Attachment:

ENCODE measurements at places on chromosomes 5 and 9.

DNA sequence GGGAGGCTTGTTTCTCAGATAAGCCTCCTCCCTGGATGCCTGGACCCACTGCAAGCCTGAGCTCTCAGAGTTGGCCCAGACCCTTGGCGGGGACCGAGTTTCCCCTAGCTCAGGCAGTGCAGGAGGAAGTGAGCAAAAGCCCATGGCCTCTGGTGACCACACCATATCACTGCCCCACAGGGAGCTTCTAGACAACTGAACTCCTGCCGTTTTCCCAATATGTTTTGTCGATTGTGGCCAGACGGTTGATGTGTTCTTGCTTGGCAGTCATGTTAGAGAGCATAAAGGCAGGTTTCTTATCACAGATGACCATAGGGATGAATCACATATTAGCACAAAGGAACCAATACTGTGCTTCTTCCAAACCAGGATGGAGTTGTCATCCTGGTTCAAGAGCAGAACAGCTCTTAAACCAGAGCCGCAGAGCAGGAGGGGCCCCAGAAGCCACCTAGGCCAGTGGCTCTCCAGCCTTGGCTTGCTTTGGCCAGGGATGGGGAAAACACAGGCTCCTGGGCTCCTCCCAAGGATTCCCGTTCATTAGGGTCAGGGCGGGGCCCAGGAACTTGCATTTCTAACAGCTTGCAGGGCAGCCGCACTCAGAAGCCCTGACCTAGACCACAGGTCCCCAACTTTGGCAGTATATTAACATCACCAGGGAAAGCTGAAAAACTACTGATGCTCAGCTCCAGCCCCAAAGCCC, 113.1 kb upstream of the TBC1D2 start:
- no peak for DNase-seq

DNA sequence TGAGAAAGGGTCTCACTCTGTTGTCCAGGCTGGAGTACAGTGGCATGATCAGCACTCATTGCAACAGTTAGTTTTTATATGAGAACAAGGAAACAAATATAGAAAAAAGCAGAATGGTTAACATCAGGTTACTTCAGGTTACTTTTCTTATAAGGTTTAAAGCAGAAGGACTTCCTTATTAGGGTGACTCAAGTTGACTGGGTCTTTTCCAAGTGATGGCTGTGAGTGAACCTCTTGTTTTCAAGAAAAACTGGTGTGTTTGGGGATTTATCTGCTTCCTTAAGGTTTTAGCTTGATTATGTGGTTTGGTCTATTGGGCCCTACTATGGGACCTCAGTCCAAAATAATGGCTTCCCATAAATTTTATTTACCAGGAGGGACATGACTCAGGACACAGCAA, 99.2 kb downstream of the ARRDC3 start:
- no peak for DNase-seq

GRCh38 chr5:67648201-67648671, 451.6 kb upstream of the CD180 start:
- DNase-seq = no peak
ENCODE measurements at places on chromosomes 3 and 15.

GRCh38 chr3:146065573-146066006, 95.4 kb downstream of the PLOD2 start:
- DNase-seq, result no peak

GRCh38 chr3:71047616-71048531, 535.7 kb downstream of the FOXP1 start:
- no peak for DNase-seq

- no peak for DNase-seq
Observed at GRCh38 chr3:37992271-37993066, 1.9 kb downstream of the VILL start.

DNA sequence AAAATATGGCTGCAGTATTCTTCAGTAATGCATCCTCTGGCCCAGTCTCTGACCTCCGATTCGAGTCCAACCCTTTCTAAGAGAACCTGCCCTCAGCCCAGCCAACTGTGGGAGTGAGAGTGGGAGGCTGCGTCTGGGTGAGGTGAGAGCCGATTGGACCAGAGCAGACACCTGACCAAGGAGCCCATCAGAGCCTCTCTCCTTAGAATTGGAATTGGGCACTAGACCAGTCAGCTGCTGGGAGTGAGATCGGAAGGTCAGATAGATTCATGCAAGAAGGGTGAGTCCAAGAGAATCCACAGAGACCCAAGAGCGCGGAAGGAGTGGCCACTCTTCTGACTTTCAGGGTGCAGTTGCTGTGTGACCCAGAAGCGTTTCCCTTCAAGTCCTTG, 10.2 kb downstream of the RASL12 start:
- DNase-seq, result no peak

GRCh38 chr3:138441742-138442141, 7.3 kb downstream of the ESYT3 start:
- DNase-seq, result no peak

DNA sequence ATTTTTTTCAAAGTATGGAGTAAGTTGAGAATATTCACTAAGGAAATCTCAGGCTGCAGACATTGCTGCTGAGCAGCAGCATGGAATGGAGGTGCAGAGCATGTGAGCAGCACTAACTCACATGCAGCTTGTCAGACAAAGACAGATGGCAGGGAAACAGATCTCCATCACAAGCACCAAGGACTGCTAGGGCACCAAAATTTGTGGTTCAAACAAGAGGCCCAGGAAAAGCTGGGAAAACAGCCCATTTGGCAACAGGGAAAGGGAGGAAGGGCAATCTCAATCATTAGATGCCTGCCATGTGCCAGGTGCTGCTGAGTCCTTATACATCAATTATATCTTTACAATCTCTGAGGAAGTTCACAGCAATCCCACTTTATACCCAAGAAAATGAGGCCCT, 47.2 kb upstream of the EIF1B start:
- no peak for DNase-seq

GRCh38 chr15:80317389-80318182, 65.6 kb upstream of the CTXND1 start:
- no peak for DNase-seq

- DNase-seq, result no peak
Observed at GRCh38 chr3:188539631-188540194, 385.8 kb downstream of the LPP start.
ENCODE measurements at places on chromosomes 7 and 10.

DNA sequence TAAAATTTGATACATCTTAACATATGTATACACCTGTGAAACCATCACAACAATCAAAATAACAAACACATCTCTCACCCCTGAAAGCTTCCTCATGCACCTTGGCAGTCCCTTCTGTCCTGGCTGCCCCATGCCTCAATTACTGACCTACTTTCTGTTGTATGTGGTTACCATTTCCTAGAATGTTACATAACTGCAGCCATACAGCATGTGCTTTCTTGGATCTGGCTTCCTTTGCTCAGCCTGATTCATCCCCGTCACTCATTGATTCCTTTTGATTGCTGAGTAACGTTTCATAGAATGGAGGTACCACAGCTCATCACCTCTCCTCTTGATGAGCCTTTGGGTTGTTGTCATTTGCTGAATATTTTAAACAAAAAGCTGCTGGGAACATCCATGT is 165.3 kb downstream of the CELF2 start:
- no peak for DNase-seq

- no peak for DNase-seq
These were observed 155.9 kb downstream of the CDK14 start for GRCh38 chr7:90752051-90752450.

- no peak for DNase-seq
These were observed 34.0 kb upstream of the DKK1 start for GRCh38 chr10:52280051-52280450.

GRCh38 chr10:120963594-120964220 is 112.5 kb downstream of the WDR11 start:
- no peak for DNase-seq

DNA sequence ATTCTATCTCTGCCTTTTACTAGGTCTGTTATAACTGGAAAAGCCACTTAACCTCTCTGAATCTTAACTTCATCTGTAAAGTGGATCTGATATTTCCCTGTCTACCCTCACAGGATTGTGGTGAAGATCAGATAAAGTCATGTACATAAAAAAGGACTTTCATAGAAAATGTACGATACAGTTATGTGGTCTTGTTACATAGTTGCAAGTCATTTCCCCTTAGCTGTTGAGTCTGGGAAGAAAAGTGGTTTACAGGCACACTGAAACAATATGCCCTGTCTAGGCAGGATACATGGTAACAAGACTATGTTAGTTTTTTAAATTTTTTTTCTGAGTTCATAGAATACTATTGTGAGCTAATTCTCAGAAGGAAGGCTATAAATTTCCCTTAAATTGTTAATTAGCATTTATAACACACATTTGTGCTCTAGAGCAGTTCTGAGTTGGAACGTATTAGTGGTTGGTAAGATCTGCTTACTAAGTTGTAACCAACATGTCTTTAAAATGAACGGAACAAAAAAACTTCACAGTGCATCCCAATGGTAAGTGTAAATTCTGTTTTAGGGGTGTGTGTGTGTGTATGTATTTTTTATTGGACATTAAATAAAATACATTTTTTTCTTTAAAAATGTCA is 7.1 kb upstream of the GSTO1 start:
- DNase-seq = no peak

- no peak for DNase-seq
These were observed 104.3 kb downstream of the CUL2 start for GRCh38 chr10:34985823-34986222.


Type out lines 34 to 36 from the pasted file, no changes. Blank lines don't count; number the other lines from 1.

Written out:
DNA sequence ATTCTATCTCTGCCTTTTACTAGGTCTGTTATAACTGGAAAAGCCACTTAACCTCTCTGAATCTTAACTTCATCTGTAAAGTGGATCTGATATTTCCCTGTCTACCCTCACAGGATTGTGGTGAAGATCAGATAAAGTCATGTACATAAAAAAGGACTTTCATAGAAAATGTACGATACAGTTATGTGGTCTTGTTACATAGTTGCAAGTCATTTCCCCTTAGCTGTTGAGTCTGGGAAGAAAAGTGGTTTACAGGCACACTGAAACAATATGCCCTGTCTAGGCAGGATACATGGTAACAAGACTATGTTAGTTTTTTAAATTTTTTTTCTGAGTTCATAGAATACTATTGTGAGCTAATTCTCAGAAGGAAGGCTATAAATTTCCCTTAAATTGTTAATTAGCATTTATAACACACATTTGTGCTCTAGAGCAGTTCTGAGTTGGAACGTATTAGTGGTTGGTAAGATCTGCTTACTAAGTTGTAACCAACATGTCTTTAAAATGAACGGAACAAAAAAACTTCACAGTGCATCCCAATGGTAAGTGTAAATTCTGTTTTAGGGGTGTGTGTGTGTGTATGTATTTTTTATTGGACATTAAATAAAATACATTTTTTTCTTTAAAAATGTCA is 7.1 kb upstream of the GSTO1 start:
- DNase-seq = no peak

- no peak for DNase-seq